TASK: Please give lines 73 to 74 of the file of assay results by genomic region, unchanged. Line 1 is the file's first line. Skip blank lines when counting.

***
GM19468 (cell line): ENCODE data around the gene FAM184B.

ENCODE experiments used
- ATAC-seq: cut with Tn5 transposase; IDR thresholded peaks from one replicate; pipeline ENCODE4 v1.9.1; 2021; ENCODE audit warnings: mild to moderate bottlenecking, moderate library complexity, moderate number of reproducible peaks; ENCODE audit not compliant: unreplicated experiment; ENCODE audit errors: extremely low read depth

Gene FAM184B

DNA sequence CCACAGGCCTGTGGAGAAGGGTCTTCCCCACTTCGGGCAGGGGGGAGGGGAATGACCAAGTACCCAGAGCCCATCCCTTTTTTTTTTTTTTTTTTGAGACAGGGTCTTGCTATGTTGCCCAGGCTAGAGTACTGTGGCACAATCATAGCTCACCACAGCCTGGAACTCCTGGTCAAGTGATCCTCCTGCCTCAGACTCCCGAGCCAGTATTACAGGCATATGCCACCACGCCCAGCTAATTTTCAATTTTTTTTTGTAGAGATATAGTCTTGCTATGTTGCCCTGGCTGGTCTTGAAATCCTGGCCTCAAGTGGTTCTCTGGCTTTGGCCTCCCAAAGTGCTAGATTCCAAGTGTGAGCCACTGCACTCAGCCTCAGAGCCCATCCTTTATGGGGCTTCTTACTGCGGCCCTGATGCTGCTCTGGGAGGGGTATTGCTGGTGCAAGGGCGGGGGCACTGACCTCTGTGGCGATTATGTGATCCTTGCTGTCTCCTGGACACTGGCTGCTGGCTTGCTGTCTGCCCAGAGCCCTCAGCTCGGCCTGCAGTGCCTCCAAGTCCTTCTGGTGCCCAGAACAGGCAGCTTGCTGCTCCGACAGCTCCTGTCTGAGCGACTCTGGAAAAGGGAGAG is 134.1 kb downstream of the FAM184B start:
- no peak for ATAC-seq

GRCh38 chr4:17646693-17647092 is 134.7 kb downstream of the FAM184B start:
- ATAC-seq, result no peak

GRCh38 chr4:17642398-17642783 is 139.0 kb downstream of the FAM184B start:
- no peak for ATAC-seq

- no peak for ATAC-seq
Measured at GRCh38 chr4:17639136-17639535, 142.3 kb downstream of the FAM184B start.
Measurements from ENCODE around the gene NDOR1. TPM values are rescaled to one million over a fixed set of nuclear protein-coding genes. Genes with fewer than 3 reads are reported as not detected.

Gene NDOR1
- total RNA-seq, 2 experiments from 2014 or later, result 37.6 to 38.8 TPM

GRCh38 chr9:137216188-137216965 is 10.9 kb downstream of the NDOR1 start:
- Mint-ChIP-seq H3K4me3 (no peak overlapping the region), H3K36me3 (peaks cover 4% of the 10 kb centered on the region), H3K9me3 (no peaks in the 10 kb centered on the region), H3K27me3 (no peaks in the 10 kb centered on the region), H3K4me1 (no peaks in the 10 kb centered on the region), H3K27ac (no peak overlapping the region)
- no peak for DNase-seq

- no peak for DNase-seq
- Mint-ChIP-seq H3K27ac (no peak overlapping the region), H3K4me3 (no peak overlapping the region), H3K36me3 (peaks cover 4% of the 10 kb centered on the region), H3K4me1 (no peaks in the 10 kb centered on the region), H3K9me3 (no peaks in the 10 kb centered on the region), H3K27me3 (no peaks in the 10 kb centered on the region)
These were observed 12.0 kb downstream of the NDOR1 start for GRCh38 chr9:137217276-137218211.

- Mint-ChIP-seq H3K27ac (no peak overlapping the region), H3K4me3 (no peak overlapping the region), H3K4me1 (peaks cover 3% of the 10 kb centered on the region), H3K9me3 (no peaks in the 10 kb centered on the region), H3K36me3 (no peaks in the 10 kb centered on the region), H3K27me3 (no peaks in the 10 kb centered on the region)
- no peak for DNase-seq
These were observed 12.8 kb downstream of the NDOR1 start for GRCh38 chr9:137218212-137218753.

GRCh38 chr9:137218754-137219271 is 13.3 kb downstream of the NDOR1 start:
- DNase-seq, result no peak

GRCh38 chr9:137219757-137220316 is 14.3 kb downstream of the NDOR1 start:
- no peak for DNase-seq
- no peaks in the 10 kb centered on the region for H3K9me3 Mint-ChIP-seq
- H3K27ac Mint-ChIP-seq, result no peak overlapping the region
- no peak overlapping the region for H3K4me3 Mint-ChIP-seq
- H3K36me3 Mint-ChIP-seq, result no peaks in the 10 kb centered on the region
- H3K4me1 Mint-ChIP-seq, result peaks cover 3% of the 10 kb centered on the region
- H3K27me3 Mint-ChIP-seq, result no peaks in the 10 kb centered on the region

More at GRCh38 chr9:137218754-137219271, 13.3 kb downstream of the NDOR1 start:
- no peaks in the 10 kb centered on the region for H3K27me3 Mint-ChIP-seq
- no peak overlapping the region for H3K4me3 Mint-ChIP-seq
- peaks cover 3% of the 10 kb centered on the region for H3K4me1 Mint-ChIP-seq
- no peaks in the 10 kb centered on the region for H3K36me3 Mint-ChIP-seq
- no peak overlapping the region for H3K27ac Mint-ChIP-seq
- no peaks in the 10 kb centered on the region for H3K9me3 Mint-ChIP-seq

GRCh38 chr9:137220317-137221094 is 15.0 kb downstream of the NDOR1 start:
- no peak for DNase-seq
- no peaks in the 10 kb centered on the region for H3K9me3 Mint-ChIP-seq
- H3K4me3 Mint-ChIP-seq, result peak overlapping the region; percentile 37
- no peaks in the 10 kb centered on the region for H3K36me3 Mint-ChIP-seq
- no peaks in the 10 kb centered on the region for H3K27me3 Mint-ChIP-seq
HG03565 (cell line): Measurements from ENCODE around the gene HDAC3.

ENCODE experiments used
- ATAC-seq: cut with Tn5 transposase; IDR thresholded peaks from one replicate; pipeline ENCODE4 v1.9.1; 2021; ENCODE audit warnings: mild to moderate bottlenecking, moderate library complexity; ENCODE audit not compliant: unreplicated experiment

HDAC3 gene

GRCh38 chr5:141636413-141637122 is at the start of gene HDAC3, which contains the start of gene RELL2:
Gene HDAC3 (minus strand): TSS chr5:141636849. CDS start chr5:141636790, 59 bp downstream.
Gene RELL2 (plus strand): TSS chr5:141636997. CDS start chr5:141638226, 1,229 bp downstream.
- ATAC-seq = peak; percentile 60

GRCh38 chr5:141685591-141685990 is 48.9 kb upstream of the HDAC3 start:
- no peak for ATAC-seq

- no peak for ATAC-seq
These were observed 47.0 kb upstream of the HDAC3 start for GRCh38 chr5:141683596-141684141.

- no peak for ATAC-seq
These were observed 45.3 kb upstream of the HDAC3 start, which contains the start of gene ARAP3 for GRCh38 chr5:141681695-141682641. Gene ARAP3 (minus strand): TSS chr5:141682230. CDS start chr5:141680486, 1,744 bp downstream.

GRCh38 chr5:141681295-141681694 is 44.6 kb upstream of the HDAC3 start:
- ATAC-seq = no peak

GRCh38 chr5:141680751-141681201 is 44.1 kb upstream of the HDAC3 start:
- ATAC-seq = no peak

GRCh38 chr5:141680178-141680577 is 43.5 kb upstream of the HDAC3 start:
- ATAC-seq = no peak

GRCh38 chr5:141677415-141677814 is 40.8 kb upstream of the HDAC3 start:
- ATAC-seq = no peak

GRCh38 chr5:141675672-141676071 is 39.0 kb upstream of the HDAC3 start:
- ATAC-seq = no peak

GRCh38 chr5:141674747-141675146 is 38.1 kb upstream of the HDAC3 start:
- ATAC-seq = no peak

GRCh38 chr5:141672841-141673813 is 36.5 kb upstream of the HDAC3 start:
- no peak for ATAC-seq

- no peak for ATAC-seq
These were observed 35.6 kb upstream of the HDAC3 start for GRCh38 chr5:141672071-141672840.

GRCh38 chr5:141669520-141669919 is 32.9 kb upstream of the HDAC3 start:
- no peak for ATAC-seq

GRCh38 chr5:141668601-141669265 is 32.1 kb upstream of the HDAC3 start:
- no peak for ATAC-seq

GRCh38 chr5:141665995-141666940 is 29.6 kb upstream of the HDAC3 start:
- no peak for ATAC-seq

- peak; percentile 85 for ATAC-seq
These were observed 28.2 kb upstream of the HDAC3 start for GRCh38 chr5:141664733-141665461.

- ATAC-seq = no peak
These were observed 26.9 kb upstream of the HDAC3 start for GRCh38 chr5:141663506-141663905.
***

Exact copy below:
- ATAC-seq = no peak

GRCh38 chr5:141672841-141673813 is 36.5 kb upstream of the HDAC3 start: